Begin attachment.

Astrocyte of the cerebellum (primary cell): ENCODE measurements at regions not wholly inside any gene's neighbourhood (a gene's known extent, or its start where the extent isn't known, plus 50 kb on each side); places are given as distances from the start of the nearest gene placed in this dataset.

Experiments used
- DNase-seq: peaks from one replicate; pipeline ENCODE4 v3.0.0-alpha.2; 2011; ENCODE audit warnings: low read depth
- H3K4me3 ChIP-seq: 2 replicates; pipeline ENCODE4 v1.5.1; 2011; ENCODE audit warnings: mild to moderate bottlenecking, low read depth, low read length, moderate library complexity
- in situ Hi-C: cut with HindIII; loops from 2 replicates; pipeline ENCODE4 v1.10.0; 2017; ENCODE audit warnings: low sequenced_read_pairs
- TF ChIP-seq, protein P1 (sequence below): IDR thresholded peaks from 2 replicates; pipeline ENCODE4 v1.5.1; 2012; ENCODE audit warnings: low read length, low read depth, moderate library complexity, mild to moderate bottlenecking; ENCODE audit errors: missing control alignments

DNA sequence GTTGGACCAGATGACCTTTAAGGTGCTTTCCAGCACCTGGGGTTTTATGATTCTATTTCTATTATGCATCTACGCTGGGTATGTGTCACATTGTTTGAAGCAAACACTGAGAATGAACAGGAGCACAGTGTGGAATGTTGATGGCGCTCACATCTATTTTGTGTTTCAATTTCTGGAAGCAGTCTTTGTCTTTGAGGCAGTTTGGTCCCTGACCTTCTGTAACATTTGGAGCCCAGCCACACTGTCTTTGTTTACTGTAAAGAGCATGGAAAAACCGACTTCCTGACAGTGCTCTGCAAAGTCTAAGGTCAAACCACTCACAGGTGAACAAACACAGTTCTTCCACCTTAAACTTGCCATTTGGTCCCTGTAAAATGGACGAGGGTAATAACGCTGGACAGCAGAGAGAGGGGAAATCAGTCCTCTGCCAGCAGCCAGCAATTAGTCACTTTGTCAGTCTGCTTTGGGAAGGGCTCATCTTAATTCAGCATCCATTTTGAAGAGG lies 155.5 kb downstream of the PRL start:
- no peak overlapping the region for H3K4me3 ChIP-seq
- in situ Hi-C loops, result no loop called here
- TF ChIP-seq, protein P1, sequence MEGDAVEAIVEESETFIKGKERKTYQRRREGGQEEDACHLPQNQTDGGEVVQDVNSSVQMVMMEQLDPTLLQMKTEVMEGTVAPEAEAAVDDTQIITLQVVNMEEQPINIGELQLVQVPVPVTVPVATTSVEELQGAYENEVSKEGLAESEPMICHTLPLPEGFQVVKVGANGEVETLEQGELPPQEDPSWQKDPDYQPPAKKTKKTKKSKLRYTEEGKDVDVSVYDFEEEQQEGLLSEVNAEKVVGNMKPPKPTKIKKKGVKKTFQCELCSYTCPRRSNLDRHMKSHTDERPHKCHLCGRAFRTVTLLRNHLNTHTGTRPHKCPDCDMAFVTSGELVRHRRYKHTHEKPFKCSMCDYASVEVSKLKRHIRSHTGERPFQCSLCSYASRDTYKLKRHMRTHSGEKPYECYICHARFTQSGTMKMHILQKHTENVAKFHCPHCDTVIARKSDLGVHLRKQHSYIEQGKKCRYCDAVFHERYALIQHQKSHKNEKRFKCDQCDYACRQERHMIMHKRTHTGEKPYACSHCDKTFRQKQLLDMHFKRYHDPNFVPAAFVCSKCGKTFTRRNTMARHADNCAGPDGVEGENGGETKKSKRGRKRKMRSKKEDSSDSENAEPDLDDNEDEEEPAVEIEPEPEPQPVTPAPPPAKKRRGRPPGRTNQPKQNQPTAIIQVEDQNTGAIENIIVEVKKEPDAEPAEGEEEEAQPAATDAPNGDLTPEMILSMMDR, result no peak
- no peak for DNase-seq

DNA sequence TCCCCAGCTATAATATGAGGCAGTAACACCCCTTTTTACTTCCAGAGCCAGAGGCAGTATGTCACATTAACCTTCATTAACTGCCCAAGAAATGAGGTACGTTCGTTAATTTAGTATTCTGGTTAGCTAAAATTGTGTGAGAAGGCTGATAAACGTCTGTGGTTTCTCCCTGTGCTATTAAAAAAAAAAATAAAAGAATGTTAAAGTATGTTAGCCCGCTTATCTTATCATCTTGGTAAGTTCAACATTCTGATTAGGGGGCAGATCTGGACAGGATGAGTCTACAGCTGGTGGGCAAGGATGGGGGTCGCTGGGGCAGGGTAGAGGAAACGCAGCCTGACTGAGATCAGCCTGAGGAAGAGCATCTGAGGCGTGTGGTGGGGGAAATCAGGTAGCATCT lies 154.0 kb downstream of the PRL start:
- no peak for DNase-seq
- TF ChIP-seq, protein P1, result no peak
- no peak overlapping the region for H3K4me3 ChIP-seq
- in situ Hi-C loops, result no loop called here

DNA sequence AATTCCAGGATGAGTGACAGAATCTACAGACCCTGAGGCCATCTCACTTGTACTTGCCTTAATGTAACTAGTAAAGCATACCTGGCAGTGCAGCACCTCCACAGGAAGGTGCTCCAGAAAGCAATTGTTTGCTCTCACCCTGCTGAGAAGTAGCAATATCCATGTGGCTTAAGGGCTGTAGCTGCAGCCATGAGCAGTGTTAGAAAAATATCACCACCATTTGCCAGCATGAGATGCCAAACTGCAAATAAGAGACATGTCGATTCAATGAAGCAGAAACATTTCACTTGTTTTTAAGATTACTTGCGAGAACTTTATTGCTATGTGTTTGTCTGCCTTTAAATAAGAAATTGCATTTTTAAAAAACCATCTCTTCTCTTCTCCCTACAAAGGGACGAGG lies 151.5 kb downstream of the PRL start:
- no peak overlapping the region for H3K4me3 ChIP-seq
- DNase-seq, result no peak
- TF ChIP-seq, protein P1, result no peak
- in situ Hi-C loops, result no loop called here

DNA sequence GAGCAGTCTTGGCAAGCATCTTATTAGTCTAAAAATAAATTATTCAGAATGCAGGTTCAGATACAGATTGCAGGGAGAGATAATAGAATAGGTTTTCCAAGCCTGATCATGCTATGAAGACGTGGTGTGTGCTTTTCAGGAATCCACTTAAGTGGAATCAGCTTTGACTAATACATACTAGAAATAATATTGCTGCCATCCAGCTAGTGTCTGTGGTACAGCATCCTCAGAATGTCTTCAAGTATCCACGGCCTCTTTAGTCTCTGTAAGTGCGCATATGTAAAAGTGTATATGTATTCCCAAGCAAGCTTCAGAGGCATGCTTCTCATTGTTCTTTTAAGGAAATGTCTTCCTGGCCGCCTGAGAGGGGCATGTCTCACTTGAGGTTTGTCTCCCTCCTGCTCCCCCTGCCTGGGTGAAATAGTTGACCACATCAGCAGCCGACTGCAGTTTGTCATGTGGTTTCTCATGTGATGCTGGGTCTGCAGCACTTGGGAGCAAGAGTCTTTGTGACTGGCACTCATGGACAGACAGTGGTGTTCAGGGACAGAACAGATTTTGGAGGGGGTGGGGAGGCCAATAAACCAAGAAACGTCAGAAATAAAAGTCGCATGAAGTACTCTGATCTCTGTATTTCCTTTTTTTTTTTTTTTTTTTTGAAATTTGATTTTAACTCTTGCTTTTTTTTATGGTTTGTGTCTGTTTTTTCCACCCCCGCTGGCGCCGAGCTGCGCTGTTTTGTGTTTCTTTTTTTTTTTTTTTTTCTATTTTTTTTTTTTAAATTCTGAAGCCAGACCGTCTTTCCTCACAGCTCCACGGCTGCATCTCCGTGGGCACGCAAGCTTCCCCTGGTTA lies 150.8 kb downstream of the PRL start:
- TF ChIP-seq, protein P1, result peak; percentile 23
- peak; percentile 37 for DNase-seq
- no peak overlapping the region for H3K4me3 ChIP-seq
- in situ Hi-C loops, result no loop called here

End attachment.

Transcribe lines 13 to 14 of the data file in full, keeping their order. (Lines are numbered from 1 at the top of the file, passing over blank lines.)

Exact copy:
- no peak for DNase-seq
- TF ChIP-seq, protein P1, result no peak